Small Business

Small Business, Smaller Pain


What with all the talk about America's fast-declining manufacturing sector, it would be easy to assume that the nation's smaller manufacturers are feeling a bit desperate these days. But they aren't. A new survey by the Washington D.C.-based National Small Business Association (NSBA) suggests that smaller outfits just aren't suffering as much as their larger counterparts. Of the 474 respondents, only 15% listed "unfair overseas competition" as their biggest problem. Instead, health-care costs (27%) and the state of the economy (26%) were the primary concerns. Says NSBA spokesman Jeremy Claeys: "To see overseas competition get trumped by those two things was a surprise."

Despite general economic concerns, a huge majority -- 88% of respondents -- expect revenues to increase in 2004. More than half predict increases of up to 10%, but some see their revenues soaring over 20% next year (15% of respondents). Employment expectations are also heartening, with 48% looking to hire in 2004 and only 8% bracing for declining staff numbers.

The NSBA is especially encouraged that so many respondents are planning capital expenditures in 2004. "The [response] 'we're expecting to buy things' is really great," enthuses Claeys. With 72% ready to spend next year, Claeys has every reason to be excited. Most of these expenditures will be small -- no more than $100,000 -- but some hardy souls plan to lay out as much as $400,000 (10% of all respondents) or more (3%).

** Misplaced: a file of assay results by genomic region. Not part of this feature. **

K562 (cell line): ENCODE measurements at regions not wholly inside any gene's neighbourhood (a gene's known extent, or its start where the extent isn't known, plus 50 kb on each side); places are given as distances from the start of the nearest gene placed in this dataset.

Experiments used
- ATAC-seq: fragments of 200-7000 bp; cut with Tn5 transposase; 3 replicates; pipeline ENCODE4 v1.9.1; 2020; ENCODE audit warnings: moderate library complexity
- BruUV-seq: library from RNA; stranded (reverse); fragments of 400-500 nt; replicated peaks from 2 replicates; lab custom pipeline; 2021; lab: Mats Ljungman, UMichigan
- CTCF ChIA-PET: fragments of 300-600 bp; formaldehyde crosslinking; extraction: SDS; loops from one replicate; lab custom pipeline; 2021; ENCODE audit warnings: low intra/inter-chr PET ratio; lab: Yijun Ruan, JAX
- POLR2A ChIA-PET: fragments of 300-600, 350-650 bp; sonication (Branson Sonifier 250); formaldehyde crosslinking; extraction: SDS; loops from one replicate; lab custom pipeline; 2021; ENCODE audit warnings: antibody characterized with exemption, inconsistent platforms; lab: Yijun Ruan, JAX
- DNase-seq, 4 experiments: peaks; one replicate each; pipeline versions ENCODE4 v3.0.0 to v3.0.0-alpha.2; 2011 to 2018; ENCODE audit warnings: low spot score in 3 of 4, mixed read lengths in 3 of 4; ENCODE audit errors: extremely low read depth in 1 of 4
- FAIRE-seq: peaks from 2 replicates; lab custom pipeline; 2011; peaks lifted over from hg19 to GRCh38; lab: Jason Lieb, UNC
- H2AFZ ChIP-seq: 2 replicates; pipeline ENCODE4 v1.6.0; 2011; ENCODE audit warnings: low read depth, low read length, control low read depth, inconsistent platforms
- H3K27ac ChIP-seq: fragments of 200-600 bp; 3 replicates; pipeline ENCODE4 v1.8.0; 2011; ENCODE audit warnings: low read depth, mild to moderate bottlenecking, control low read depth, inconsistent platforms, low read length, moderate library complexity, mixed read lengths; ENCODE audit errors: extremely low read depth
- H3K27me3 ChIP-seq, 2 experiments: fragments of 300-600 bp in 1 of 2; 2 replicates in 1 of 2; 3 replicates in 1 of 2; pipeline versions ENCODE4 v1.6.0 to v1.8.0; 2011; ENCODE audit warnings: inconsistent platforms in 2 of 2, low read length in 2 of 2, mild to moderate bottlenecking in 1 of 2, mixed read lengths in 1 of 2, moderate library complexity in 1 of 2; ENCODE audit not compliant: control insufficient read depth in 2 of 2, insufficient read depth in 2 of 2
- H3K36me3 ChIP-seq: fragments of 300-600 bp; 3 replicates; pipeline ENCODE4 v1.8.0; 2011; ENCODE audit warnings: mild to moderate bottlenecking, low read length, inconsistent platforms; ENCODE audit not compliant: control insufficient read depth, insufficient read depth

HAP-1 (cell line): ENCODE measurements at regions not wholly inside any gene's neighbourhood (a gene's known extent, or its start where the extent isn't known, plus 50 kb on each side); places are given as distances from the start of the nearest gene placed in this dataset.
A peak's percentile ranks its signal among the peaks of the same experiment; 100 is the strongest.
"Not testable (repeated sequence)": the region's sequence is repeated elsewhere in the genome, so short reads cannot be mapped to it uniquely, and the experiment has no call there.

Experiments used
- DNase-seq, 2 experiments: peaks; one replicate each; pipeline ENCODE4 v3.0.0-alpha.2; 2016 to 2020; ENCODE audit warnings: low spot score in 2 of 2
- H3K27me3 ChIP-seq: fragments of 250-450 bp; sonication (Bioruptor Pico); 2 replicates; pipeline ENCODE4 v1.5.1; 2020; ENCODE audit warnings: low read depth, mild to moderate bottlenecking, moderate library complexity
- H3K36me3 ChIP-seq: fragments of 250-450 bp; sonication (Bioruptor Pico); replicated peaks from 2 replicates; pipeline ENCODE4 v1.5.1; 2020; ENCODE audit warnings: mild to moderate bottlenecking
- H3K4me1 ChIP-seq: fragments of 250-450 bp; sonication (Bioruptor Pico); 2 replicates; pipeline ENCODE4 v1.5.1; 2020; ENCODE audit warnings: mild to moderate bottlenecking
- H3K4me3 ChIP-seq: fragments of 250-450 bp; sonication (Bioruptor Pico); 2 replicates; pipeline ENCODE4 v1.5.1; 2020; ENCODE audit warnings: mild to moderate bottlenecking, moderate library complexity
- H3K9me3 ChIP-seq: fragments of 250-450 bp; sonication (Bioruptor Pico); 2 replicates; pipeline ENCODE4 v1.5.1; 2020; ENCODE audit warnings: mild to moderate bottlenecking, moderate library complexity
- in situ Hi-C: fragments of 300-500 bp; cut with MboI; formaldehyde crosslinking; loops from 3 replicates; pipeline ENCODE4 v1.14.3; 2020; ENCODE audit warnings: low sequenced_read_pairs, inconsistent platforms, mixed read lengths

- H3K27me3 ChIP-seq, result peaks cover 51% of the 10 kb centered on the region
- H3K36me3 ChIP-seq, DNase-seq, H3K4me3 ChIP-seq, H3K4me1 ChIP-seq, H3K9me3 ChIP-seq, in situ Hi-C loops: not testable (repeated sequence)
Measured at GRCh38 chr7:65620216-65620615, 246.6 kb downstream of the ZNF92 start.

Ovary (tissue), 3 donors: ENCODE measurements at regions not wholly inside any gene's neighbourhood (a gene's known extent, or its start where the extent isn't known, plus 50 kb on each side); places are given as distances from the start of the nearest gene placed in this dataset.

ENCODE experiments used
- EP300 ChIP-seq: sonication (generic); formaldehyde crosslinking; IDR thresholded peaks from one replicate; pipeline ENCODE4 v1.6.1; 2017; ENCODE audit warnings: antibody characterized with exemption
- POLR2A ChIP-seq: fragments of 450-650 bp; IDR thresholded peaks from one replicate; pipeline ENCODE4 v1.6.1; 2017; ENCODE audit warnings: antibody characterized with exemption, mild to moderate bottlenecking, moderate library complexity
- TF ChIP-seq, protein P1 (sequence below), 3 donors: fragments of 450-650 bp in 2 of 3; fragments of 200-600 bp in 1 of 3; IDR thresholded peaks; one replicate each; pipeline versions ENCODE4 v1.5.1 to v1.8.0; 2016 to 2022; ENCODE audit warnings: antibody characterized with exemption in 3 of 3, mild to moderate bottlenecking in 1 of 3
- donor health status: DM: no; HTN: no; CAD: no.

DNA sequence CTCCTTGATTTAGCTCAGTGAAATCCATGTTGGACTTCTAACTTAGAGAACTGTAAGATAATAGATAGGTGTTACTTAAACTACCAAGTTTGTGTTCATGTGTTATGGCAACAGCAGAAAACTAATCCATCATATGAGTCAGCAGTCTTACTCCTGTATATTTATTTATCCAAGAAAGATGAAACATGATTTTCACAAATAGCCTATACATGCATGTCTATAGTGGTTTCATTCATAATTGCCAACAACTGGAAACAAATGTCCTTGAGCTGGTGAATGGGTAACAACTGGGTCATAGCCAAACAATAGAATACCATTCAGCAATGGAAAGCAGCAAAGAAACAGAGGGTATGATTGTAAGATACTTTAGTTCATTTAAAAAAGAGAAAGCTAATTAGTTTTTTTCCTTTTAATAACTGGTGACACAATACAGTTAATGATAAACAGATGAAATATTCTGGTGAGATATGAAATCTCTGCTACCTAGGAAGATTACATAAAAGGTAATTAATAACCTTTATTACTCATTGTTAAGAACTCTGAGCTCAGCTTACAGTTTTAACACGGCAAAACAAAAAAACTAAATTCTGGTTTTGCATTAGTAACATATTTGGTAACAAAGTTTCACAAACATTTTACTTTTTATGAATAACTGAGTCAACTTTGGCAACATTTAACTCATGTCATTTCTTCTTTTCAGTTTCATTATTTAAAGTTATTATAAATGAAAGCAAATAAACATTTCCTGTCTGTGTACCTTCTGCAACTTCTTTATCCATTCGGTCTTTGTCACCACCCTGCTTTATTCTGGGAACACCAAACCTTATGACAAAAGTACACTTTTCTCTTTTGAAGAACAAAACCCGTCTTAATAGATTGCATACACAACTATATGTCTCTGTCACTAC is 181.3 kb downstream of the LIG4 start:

BUSH STIMULUS. Also significant, says Claeys, is that 42% are taking advantage of the increased expensing. "This is part of the Bush tax plan," Claeys points out. "So, it shows that some of the economic recovery [efforts are] working."

Nearly all the outfits surveyed have 50 employees or less, and most have between 6 and 19. More than half sell goods only in the U.S., but the rest either sell both at home and abroad (39%) or exclusively overseas (2%). Moving operations overseas is an issue for about 10%, but only 2% have made the leap in the past year, and the majority is content to stay in the U.S.

In a final surprise, the NSBA survey included a question about environmentally friendly technologies, and was intrigued to learn that 58% of responding small manufacturers are already using them. All told, it looks like small manufacturers are not only embracing these technologies voluntarily; they are making money in the process -- and all that in the face of an undervalued yuan. Maybe the big guys ought to take a look at what the small fry are up to. By Lisa Miller in New York


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